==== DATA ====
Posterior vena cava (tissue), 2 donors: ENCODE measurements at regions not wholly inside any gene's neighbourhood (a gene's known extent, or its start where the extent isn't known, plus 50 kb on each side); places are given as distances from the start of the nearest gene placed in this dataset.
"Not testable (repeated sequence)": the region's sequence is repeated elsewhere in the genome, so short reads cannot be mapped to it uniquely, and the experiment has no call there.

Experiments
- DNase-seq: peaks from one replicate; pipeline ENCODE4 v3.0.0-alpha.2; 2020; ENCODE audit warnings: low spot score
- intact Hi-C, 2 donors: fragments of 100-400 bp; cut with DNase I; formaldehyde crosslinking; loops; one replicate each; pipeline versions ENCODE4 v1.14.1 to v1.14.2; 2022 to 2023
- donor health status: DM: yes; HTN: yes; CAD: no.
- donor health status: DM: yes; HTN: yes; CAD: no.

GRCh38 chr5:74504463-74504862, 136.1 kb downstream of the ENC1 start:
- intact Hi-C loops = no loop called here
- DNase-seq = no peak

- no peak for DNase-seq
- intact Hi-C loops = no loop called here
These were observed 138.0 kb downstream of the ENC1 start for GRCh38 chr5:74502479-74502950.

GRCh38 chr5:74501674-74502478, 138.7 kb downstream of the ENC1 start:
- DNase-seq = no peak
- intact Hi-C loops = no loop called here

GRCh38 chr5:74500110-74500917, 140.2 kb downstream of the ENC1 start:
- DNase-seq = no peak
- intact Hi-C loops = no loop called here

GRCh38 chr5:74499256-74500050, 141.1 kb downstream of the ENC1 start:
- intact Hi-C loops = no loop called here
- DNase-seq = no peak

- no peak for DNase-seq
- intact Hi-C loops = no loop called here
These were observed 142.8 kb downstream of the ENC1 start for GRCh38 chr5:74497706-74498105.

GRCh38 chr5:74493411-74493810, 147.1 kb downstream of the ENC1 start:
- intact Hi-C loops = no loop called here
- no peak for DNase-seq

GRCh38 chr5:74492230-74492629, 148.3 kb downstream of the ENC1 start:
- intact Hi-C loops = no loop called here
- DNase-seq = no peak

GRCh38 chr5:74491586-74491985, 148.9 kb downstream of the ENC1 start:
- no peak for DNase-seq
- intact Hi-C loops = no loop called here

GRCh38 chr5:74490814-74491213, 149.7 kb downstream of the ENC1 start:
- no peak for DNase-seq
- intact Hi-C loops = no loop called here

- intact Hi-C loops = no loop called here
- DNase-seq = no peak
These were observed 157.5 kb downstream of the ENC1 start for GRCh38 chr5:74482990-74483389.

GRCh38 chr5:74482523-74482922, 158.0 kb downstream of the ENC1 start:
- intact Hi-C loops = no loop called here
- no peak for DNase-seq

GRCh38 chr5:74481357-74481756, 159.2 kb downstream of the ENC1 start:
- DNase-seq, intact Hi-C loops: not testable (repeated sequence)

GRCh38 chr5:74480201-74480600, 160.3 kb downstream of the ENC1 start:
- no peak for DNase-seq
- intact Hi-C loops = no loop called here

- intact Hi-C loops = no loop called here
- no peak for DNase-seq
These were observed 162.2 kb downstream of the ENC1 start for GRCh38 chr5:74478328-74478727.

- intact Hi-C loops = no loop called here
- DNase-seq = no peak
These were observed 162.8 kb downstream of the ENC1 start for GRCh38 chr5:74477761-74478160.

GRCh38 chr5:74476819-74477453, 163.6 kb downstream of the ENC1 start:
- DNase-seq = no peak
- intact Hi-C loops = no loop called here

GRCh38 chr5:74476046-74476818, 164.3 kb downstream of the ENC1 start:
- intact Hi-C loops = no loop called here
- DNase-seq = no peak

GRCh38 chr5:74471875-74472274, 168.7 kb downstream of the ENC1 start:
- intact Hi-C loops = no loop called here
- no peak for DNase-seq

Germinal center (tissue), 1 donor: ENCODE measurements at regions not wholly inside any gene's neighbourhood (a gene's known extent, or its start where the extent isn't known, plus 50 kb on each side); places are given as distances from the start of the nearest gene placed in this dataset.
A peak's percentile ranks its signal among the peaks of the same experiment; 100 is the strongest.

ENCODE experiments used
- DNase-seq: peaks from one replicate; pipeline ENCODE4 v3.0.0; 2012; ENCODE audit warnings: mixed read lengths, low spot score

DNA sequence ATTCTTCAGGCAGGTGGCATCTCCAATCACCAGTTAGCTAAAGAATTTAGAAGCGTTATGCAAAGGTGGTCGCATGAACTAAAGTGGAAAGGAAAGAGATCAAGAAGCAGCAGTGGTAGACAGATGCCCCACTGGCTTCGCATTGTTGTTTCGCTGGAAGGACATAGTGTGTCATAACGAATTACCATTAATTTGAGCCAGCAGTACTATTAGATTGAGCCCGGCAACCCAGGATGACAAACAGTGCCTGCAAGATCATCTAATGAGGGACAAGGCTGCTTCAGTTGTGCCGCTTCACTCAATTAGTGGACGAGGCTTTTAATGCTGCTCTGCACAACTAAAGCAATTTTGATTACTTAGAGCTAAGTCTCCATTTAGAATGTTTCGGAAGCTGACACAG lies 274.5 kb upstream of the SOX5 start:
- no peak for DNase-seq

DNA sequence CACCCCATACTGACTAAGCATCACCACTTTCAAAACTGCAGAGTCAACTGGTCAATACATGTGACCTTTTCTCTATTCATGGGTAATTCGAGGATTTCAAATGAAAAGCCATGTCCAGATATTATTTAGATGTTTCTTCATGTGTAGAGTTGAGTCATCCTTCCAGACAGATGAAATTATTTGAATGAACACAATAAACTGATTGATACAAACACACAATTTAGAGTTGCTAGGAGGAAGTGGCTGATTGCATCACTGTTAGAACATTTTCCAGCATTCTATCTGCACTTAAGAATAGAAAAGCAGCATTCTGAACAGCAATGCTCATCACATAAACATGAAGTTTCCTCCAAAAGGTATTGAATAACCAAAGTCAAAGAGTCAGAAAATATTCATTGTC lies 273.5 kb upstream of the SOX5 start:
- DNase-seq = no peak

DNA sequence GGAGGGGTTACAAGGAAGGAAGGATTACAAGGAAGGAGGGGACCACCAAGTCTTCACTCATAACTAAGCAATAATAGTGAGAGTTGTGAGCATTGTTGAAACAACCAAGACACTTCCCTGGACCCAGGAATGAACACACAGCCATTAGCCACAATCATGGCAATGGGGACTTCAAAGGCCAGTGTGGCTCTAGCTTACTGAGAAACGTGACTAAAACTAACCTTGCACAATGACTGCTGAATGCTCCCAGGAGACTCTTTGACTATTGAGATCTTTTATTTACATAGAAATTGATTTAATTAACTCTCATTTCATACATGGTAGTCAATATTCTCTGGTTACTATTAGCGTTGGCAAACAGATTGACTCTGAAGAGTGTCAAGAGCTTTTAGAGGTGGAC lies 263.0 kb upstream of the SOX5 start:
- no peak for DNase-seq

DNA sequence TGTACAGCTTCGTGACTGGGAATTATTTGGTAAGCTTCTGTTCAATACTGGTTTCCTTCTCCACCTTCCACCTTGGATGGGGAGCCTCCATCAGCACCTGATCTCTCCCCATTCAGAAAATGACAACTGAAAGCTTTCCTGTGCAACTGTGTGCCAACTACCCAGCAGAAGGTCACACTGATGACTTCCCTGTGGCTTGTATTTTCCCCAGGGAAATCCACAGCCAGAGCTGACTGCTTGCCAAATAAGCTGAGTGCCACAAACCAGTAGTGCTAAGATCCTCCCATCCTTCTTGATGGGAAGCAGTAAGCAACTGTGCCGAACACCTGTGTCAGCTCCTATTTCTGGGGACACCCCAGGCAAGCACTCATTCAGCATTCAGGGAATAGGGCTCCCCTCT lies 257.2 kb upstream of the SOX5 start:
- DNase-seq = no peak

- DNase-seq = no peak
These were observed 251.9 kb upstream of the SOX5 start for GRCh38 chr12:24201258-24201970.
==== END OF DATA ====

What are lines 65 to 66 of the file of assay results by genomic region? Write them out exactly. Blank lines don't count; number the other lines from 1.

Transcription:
A peak's percentile ranks its signal among the peaks of the same experiment; 100 is the strongest.

ENCODE experiments used